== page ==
Undergraduate Honors Theses

Thesis Defended

Spring 2018

Document Type

Thesis

Type of Thesis

Departmental Honors

Department

Ecology and Evolutionary Biology

First Advisor

Dr. Nancy Emery

Second Advisor

Dr. Andy Martin

Abstract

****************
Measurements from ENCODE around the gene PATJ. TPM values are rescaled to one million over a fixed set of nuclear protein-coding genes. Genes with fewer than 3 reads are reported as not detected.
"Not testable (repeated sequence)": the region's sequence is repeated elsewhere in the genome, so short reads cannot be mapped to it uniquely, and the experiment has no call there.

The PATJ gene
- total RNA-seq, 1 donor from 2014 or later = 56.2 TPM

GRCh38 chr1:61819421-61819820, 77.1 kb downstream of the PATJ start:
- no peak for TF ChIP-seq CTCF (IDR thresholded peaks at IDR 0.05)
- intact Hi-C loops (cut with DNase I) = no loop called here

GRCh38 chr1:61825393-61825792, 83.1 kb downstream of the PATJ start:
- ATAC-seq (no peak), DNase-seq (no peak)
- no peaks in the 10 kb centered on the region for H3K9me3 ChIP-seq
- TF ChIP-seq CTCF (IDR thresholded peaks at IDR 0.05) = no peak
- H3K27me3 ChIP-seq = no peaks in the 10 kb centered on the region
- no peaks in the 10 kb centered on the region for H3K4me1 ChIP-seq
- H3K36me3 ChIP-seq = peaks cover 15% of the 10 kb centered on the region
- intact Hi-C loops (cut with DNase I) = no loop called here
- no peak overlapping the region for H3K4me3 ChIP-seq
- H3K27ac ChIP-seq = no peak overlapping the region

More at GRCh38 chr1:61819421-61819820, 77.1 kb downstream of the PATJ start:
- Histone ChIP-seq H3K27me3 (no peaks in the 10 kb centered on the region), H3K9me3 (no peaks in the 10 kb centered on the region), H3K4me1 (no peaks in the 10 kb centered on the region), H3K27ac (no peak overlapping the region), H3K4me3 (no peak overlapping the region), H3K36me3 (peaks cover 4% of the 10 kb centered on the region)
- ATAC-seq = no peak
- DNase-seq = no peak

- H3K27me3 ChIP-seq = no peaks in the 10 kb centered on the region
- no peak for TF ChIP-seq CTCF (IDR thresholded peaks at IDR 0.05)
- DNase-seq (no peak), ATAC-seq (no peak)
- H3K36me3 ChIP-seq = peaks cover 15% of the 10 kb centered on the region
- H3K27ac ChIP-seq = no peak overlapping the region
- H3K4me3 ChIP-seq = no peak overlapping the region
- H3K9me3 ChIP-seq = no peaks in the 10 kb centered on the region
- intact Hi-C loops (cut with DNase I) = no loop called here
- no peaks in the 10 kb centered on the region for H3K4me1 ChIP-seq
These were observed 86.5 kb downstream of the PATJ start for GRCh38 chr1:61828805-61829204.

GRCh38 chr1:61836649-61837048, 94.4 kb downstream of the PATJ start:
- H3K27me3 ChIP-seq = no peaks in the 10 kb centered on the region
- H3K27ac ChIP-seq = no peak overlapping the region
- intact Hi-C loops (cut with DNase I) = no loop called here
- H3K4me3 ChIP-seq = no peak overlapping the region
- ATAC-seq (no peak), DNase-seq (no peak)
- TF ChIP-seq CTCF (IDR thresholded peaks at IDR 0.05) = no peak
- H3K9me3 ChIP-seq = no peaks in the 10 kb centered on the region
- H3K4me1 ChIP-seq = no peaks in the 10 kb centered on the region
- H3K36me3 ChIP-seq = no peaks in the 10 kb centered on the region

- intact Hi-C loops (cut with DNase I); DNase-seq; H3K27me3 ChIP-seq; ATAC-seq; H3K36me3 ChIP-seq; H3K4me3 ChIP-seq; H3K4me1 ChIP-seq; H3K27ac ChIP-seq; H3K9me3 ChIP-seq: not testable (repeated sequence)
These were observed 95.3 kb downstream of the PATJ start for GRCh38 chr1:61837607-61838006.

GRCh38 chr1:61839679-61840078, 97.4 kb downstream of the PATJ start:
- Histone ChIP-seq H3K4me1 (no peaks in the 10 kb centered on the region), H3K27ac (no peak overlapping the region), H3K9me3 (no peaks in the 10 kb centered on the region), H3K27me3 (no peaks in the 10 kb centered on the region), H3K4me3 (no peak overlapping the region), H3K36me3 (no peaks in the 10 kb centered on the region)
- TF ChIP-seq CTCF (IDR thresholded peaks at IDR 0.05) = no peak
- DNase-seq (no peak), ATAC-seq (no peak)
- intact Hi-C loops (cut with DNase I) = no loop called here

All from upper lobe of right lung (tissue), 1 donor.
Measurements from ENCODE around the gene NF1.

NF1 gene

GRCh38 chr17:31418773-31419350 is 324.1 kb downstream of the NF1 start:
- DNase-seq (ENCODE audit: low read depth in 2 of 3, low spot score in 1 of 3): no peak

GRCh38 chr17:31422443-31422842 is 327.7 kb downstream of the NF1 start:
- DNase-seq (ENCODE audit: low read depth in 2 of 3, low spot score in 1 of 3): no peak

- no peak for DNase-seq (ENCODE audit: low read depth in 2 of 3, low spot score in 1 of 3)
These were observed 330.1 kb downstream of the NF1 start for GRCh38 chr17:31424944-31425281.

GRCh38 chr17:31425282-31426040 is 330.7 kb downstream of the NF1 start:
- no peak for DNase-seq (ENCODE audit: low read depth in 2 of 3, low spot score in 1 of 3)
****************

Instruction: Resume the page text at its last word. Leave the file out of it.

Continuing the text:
An education gap, especially in the STEM fields, persists between urban schools and their suburban and rural counterparts. This thesis investigates how traditional evolution teaching curricula could be amended and enhanced for greater impact in urban areas. For this objective, I created and described an education module for high school and early college students that positions graffiti as a cultural model for exploring and learning the central principles for evolution by natural selection. Students collected data from “before” and “after” photographs of graffitied walls and then completed a trait analysis to determine which traits influenced the “survival” of a graffiti pieces over time. The graffiti-based module utilizes an urban context and cross-curricular approach to teaching evolution that may better reach students from all backgrounds. By connecting areas from different disciplines and analyzing a local urban environment, students may be more likely to connect with evolutionary science. From January 29th to February 1st, 2018, the graffiti-based module was tested in all EBIO Evolution 3080 laboratory sections at the University of Colorado at Boulder. Pre- and post-test assessments used a mix of likert agreement scale, fact-based multiple choice, and open-ended free response questions. Multiple methods of analysis indicate that the graffiti-based module increased perceived relevance, confidence (p<<0.0005), understanding (p=0.007), and positive affect (p=0.02; p=0.006) toward the material, especially for students from urban backgrounds. Contextualizing a local urban environment, that is, using city graffiti to explore evolution by natural selection, was ultimately shown to benefit students who may otherwise feel alienated by difficult biological theory. The module was enthusiastically received and engaged students, but assessments could be improved to evaluate student learning gains at a finer scale than was done here.

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